Thornton's book goes on to discuss the causes of booms — overinvestments and malinvestments — beginning with the foundational cause from artificially low interest rates set by the central bank. Most people do not understand that fiat currency and credit are created out of thin air. They cannot imagine someone at a computer hitting keys and entering “money” or credit into a bank account. This book discusses credit creation — the main vehicle used to create new so-called money (credit) so that a layman can understand how it is created and the implications to first recipients and later recipients.
This book is especially useful for any person who does not understand or has never heard of the Austrian business cycle theory ("ABCT"). Unless one has a basic understanding of the ABCT, he or she cannot understand the primary and secondary reasons for the causes of a boom and why a bust must follow. It is an imperfect analogy, but in some ways, fiat currency and especially-created-credit is like a drug, which must be used in increasing amounts to keep putting off the bust. But, if the addict continues to survive by injecting more and more drugs, he will eventually die. This book shows the reader that the addiction to fiat currency and credit must end in a crash and the continuous injection of credit by the Fed and the state is only making the addiction greater, with a necessarily resulting greater crash.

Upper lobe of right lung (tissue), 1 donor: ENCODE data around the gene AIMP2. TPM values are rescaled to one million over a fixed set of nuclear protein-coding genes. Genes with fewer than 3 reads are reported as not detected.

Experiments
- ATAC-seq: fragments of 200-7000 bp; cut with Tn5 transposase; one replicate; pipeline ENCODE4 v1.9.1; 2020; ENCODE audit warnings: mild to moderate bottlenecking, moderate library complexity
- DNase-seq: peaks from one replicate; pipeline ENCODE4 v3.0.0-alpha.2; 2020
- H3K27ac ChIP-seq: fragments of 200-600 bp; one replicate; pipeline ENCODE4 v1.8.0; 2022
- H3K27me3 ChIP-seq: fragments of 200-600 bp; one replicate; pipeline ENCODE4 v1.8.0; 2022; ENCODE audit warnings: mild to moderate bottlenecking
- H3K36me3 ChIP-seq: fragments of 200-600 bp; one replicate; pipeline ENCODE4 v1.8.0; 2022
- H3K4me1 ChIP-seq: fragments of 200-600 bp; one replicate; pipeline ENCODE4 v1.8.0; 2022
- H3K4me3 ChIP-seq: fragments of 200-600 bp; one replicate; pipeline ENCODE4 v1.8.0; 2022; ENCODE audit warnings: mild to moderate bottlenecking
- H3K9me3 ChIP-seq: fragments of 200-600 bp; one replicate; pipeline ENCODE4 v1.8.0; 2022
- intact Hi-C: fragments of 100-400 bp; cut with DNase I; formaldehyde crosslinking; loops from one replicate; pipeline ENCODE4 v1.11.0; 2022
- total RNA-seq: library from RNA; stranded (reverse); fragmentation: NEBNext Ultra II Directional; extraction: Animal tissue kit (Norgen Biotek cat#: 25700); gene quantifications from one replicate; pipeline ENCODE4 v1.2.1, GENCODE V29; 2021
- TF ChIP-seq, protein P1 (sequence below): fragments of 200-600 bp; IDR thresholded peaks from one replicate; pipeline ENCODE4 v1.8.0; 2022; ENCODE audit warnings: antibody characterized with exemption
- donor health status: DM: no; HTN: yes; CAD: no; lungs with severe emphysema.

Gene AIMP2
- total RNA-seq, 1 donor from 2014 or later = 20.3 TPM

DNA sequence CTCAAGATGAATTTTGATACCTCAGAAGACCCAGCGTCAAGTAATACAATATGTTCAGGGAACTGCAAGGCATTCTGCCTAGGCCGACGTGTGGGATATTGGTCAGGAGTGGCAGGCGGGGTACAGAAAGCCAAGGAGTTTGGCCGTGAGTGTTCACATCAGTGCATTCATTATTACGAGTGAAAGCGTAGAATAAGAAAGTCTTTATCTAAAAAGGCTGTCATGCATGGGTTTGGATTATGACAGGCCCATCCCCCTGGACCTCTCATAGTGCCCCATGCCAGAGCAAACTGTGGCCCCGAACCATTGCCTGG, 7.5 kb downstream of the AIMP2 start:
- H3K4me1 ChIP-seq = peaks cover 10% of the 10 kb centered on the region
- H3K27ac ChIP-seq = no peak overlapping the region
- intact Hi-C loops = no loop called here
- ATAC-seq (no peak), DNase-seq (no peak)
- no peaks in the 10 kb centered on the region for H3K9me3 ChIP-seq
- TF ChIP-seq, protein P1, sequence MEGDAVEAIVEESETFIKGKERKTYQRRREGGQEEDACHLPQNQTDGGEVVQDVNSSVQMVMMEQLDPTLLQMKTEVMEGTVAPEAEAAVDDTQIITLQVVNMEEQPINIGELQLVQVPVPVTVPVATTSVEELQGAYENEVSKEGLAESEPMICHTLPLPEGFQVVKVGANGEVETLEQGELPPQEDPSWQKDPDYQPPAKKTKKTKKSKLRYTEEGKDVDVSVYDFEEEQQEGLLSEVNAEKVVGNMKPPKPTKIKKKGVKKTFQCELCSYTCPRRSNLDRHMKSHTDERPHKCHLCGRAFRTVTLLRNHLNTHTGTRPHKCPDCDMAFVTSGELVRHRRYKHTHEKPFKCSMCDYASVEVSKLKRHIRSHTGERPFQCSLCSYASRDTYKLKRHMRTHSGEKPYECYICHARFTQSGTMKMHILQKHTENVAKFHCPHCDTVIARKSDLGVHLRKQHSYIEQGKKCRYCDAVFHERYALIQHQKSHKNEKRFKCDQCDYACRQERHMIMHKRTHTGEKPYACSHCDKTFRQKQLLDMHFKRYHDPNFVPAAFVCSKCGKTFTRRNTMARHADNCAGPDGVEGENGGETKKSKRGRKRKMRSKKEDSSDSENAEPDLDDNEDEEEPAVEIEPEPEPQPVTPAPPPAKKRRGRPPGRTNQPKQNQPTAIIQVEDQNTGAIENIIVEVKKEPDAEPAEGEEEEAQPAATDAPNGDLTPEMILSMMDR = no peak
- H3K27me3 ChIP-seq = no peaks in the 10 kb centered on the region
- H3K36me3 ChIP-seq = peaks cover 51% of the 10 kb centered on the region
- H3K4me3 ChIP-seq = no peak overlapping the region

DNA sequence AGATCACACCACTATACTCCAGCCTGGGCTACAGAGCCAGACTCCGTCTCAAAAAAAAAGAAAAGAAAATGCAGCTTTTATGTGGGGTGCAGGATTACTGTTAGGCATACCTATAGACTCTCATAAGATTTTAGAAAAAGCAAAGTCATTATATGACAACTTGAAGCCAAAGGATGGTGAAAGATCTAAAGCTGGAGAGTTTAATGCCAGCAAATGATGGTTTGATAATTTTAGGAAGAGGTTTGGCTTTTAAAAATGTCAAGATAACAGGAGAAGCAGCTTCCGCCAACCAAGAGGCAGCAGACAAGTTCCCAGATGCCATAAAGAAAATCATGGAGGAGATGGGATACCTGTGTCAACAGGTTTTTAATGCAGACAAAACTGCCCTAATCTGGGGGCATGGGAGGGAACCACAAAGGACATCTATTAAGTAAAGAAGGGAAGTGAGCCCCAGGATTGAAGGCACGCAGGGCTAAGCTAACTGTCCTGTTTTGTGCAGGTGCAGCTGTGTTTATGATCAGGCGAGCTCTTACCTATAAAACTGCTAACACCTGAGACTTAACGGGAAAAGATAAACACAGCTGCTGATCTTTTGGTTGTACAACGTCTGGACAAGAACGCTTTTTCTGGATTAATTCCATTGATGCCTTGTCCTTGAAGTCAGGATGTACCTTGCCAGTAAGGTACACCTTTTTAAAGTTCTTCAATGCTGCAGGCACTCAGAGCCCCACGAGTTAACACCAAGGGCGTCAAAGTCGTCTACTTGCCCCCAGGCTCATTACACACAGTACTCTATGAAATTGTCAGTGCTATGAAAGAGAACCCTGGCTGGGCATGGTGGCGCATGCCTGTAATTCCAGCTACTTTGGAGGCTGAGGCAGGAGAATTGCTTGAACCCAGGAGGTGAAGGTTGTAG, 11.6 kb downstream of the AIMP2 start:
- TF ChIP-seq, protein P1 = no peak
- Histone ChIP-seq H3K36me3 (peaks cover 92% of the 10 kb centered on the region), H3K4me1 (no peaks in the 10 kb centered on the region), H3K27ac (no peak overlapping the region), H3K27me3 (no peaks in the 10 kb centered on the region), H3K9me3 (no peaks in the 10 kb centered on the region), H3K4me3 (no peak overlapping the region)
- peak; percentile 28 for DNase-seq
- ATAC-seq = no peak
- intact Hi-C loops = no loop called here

What Is Roundaboutness?
Another key to understanding booms and busts is the concept and reality of “roundaboutness of production” in the structure of production. Thortnon, in discussing the concepts of (i) roundaboutness of production, and (ii) the structure of production, he uses a “natural, concrete example of it in action” so that one unfamiliar with these concepts can grasp the important meaning. The example, as he saw in his early childhood, was dairy farms. The farmer fed and milked the cows in the barn and then took the milk to his family. Then through a more roundabout production process, dairy cattle fed on grass in fields, then were milked in barns. The milk was then transported a short distance in a small tanker to several small dairies, where the milk was processed and packaged. The next day the milk was delivered to houses and empty bottles were picked up. Over time the roundaboutness of production resulted in replacement by eighteen-wheel refrigerated tankers delivering from the farms to dairy factories and then to supermarkets.